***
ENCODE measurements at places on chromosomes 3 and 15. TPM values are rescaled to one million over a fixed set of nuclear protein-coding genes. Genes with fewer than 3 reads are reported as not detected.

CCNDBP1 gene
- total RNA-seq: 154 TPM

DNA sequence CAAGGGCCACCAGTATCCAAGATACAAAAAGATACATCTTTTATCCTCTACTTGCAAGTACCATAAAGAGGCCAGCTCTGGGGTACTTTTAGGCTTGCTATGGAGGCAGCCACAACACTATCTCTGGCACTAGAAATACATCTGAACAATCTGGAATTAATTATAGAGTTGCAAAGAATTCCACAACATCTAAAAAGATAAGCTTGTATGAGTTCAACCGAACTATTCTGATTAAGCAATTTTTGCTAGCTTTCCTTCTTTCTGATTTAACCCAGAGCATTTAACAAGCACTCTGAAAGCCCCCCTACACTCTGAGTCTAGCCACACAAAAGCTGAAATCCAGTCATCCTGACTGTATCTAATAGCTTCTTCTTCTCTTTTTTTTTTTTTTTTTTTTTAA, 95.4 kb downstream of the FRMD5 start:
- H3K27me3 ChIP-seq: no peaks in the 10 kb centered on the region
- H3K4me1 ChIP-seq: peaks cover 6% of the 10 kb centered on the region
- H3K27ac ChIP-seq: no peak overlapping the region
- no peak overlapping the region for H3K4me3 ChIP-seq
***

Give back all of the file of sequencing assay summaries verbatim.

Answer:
ENCODE measurements at places on chromosomes 3 and 15. TPM values are rescaled to one million over a fixed set of nuclear protein-coding genes. Genes with fewer than 3 reads are reported as not detected.

CCNDBP1 gene
- total RNA-seq: 154 TPM

DNA sequence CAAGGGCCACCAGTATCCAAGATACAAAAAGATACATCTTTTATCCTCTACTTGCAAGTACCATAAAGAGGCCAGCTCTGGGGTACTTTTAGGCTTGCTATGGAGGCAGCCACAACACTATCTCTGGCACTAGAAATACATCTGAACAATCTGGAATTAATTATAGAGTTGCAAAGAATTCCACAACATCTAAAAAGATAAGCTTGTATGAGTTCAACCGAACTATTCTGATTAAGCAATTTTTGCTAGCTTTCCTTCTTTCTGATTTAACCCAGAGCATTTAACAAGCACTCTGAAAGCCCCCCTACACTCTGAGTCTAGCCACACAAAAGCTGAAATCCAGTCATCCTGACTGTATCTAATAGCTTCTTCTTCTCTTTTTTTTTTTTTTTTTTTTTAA, 95.4 kb downstream of the FRMD5 start:
- H3K27me3 ChIP-seq: no peaks in the 10 kb centered on the region
- H3K4me1 ChIP-seq: peaks cover 6% of the 10 kb centered on the region
- H3K27ac ChIP-seq: no peak overlapping the region
- no peak overlapping the region for H3K4me3 ChIP-seq